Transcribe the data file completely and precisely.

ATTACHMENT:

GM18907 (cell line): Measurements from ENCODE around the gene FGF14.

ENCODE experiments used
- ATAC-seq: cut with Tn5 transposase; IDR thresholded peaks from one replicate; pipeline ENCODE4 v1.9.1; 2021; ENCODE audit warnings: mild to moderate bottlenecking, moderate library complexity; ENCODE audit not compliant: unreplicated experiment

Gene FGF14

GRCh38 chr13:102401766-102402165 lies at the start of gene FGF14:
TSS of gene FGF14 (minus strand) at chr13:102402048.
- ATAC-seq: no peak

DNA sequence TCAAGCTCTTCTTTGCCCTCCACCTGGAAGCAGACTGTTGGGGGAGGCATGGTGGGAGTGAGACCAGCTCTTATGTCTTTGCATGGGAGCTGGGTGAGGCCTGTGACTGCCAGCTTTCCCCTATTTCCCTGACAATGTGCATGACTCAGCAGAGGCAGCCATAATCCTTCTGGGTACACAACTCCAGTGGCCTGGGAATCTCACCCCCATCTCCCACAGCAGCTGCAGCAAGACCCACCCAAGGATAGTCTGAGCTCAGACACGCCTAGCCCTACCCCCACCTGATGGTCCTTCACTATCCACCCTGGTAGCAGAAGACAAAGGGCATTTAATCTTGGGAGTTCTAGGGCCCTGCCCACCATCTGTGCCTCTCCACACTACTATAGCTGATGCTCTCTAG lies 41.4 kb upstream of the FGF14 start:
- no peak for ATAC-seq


GM18907 (cell line): Measurements from ENCODE around the gene FGF14.

ENCODE experiments used
- ATAC-seq: cut with Tn5 transposase; IDR thresholded peaks from one replicate; pipeline ENCODE4 v1.9.1; 2021; ENCODE audit warnings: mild to moderate bottlenecking, moderate library complexity; ENCODE audit not compliant: unreplicated experiment

Gene FGF14

GRCh38 chr13:102401766-102402165 lies at the start of gene FGF14:
TSS of gene FGF14 (minus strand) at chr13:102402048.
- ATAC-seq: no peak

DNA sequence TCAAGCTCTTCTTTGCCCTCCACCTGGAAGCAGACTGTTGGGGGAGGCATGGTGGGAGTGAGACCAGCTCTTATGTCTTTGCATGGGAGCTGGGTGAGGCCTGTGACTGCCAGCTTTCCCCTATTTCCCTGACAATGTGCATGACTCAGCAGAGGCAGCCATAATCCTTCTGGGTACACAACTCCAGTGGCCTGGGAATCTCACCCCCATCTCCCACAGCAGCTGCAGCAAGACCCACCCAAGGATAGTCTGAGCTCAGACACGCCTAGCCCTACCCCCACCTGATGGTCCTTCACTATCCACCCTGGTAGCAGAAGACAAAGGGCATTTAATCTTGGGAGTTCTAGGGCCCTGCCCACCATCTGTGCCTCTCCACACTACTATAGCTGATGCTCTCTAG lies 41.4 kb upstream of the FGF14 start:
- no peak for ATAC-seq